Will compute overviews for half, quarter, eight, &c of the entire image (Note that these are powers of 2, as that works best because it becomes easy to calculate the size of the pyramid).
gdalinfo shows that we’ve added overviews.
Driver: GTiff/GeoTIFF Files: ortho_1-1_1n_s_pa003_2013_1.jpeg Size is 59112, 56449 Coordinate System is: PROJCS["NAD_1983_UTM_Zone_17N", GEOGCS["GCS_North_American_1983", DATUM["D_North_American_1983", SPHEROID["GRS_1980",6378137,298.257222101]], PRIMEM["Greenwich",0], UNIT["degree",0.0174532925199433]], PROJECTION["Transverse_Mercator"], PARAMETER["latitude_of_origin",0], PARAMETER["central_meridian",-81], PARAMETER["scale_factor",0.9996], PARAMETER["false_easting",500000], PARAMETER["false_northing",0], UNIT["metre",1, AUTHORITY["EPSG","9001"]]] Metadata: AREA_OR_POINT=Area TIFFTAG_XRESOLUTION=1 TIFFTAG_YRESOLUTION=1 Image Structure Metadata: COMPRESSION=YCbCr JPEG INTERLEAVE=PIXEL SOURCE_COLOR_SPACE=YCbCr Corner Coordinates: Upper Left ( 0.0, 0.0) Lower Left ( 0.0,56449.0) Upper Right (59112.0, 0.0) Lower Right (59112.0,56449.0) Center (29556.0,28224.5) Band 1 Block=256x256 Type=Byte, ColorInterp=Red Overviews: 29556x28225, 14778x14113, 7389x7057, 3695x3529, 1848x1765, 924x883, 462x442, 231x221, 116x111 Band 2 Block=256x256 Type=Byte, ColorInterp=Green Overviews: 29556x28225, 14778x14113, 7389x7057, 3695x3529, 1848x1765, 924x883, 462x442, 231x221, 116x111 Band 3 Block=256x256 Type=Byte, ColorInterp=Blue Overviews: 29556x28225, 14778x14113, 7389x7057, 3695x3529, 1848x1765, 924x883, 462x442, 231x221, 116x111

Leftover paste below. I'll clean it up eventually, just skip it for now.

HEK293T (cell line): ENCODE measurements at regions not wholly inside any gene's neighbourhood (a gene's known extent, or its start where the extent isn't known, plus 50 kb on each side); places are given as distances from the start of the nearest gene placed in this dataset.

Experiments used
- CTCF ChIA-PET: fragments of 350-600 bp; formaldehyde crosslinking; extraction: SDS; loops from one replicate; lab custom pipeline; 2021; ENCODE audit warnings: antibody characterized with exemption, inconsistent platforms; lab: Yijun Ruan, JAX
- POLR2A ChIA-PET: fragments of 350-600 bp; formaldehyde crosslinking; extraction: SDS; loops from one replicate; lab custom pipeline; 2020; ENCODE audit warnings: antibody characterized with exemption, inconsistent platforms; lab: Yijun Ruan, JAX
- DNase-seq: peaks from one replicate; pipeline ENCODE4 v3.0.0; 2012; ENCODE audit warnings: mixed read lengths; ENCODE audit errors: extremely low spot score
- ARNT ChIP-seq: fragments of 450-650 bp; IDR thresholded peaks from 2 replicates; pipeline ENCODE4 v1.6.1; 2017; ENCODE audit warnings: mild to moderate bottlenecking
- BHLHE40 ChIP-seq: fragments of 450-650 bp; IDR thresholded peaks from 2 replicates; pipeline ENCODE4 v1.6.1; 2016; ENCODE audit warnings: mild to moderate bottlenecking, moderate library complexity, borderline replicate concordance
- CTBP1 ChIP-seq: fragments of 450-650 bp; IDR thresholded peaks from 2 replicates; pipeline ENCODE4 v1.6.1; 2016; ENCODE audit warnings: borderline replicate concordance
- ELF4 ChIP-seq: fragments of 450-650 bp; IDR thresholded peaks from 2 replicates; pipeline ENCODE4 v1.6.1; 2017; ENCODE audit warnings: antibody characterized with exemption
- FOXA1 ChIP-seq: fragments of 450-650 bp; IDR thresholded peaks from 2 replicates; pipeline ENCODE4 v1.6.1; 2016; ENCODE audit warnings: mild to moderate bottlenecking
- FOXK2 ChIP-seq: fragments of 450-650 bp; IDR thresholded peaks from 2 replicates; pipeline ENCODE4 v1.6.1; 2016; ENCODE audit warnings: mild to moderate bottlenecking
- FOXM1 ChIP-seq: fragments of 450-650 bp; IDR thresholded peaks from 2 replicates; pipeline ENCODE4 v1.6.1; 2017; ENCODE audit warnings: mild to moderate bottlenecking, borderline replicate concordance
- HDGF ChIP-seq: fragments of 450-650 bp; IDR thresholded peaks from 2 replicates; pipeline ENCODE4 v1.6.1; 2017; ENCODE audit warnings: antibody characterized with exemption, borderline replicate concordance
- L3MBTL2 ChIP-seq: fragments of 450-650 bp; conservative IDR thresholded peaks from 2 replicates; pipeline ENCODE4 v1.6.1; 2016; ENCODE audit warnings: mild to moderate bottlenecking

Now, how does this compare with the original SRID in terms of size?
|JPEG (with overviews)||1.6G||2.5|
In terms of quality, I haven’t noticed a difference.
So you want to make a map but have no experience in doing so and don’t know where to start? Well you’ve come to the right place! In this tutorial I will show you where to find some basic spatial data, how to use it, and some tricks when rendering it.
Firstly, we need data to make the map with. I’m going to be using the TIGER data from the US Census Bureau. They have vast troves of spatial data (among the even more vast troves of data that you normally think of when I say “census”). All of this data is organized by FIPS codes.
FIPS codes “combine” to produce longer codes for more specific things. For instance, Pennsylvania is 42 and Allegheny County is 003 in Pennsylvania, so the unique code for Allegheny County, PA is 42003. The following chart is the organization of all the data.
Taken from “TIGER Tchnical Documention, Chapter 3”:https://www.census.gov/geo/maps-data/data/pdfs/tiger/tgrshp2013/TGRSHP2013_TechDoc_Ch3.pdf